Going to break up my record catalog posts with a quick hit about Docker Images. I've had to do this a lot lately and I've struggled to find a quick, concise post on it.

The Problem

I need a docker image that has Node, NPM, Go, and Git installed on it. I could combine images and do some magic that way, but I would much rather have my own image that has everything I need and is configured in a way I know.

The Solution

I'll start with the Ubuntu 18.04 image as my base. It's pretty stripped down, but is a system I'm familiar with.

docker run -it --name base ubuntu:latest

This will pull the image and give you shell access into the Ubuntu image.

[email protected]:/#

Now that we're in our shell, we can update and install the pieces we need.

apt update && \
apt upgrade && \
apt install -y git && \
apt install -y nodejs && \
apt install -y npm && \
apt install -y golang-go

This will take a minute or two to run. Once it finishes, exit the shell. This will stop the container from running. This is also a good opportunity to create any environment variables or folders you may need.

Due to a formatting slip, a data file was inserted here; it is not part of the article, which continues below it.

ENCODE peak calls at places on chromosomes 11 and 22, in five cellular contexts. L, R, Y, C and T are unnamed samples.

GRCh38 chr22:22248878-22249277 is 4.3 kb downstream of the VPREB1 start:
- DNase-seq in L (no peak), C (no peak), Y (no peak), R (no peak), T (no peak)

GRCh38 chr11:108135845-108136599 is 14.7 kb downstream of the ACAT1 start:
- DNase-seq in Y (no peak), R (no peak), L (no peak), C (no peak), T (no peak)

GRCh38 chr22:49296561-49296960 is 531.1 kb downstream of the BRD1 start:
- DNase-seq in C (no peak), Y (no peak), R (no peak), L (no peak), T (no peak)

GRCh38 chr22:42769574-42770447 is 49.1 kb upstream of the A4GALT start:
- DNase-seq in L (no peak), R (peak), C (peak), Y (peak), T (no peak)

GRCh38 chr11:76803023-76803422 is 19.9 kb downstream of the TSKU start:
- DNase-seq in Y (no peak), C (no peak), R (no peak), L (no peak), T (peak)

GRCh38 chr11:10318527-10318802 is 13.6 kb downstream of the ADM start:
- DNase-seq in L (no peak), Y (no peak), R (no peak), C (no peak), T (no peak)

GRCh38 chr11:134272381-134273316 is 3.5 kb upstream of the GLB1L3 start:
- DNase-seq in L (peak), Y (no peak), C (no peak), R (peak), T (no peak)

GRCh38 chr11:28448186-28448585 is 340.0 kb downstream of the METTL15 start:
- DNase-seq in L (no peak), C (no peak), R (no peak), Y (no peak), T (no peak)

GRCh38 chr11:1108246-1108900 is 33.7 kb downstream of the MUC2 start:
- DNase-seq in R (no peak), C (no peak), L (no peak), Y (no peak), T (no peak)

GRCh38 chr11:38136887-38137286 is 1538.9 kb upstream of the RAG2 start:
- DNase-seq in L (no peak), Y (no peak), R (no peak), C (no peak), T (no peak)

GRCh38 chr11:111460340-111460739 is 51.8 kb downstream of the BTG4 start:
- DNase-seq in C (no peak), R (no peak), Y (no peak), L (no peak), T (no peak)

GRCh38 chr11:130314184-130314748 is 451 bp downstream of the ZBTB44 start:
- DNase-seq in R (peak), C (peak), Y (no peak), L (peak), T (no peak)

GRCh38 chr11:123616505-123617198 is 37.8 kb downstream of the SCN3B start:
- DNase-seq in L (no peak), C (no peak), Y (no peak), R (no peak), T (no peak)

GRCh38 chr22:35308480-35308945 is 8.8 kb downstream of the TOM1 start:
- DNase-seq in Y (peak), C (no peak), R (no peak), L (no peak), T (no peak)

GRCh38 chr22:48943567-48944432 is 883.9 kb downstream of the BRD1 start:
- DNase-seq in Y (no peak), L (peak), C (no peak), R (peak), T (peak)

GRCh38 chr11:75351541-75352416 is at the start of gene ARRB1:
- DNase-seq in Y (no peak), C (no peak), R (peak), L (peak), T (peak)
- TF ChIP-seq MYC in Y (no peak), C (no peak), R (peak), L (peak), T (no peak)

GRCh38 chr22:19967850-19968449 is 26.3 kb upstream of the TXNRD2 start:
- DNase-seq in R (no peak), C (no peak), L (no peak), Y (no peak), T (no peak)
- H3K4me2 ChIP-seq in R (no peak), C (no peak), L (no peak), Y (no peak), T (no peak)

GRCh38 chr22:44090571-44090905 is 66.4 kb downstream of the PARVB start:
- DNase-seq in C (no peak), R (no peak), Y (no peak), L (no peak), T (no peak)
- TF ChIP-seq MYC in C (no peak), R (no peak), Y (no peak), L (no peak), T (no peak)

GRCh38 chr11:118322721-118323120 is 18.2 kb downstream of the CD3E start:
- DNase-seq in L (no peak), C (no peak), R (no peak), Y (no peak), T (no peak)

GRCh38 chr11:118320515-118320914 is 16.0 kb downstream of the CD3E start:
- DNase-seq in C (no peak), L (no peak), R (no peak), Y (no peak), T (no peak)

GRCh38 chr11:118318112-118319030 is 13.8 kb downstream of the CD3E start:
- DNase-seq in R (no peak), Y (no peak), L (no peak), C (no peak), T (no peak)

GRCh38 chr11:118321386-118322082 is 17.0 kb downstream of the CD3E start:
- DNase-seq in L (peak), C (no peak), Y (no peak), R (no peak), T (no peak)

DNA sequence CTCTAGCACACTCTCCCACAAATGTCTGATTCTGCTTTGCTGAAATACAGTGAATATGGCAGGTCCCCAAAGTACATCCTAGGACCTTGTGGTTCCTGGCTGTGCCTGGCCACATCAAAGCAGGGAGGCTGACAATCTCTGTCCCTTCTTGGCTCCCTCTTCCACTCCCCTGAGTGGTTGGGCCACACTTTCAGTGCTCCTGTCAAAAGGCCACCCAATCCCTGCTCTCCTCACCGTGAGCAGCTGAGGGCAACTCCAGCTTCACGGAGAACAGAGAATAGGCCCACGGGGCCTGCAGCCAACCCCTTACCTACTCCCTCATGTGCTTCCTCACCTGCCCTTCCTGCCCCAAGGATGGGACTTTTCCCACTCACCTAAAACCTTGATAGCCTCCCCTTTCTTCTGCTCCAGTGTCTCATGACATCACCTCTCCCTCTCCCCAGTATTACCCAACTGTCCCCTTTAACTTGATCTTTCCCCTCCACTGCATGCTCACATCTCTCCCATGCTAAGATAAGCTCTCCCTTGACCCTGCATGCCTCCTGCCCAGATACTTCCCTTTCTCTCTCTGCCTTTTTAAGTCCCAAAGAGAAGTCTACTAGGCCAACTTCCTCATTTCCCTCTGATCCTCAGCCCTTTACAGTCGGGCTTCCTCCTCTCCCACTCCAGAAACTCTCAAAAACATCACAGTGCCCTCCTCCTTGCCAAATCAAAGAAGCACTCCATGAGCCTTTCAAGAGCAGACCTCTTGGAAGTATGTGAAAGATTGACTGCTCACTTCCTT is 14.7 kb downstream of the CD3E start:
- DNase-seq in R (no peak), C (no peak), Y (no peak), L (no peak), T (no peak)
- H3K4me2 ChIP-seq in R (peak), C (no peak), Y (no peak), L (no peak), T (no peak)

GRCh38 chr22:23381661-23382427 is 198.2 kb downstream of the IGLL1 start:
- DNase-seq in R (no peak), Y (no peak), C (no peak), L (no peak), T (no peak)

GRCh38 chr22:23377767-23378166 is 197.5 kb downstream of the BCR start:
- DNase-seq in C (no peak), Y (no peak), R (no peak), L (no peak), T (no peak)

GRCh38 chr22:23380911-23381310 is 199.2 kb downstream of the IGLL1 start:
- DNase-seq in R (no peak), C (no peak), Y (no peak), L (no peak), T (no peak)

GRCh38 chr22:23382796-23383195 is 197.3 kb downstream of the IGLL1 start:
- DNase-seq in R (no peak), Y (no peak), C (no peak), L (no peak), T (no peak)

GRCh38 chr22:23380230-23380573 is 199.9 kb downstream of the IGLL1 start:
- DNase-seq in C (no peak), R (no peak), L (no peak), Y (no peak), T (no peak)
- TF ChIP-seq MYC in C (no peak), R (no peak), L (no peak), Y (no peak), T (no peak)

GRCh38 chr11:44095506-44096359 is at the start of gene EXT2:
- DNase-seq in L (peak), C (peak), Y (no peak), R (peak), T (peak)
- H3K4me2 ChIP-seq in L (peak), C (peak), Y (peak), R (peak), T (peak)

Now you can commit the status of the container to an image.

Let's check to make sure we have the name and ID of the container:

docker ps -a
CONTAINER ID        IMAGE               COMMAND             CREATED             STATUS                      PORTS               NAMES
66894d551112        ubuntu:latest       "/bin/bash"         5 minutes ago       Exited (0) 2 seconds ago                        base

Then you can use the commit command.

docker commit <containerName or containerID> <imagename:<tag>>

So in this case it would be:

docker commit 66894d551112 baseimage:latest

At this point, you have a base image on your machine that you can use. If you need it to be available to your team or your CI pipeline, you can put it in docker hub using docker tag and docker push.

docker tag baseimage:latest probablynotian/baseimage:190314.0
docker push probablynotian/baseimage:190314.0

Going forward, you can reference this image anywhere. This makes your Dockerfile a lot easier to work with.

I hope this helps!

(If you want to use this image, I have it up on my public docker hub account.)